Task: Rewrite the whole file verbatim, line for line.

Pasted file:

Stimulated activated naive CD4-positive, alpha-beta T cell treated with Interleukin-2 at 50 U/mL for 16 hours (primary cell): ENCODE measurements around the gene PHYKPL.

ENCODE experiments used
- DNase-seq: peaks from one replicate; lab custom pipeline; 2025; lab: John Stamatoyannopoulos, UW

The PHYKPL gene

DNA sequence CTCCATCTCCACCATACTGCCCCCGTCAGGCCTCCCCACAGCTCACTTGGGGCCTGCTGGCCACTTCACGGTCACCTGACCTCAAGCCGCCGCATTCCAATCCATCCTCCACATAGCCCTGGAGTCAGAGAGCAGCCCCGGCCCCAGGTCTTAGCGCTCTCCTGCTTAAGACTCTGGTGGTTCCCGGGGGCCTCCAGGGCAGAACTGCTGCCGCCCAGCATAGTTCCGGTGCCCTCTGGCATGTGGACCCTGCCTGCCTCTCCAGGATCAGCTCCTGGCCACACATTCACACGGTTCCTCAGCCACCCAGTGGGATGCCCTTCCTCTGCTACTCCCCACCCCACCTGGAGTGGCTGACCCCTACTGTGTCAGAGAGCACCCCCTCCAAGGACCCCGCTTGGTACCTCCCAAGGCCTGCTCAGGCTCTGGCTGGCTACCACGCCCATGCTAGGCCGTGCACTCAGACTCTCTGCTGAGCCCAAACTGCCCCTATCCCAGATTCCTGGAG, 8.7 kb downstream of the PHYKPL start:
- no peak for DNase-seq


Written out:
Stimulated activated naive CD4-positive, alpha-beta T cell treated with Interleukin-2 at 50 U/mL for 16 hours (primary cell): ENCODE measurements around the gene PHYKPL.

ENCODE experiments used
- DNase-seq: peaks from one replicate; lab custom pipeline; 2025; lab: John Stamatoyannopoulos, UW

The PHYKPL gene

DNA sequence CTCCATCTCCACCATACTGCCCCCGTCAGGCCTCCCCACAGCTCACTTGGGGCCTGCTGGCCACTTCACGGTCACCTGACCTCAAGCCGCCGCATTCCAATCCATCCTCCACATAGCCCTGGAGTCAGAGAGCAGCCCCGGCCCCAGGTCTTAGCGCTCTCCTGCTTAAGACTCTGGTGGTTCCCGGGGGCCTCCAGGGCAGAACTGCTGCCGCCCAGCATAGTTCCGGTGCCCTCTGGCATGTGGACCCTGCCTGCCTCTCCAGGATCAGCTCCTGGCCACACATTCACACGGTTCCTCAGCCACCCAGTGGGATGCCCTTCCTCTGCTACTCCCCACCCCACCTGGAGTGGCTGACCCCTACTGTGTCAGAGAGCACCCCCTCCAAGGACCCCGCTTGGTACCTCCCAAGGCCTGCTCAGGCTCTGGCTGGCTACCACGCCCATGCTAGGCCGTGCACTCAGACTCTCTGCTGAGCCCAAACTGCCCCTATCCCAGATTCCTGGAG, 8.7 kb downstream of the PHYKPL start:
- no peak for DNase-seq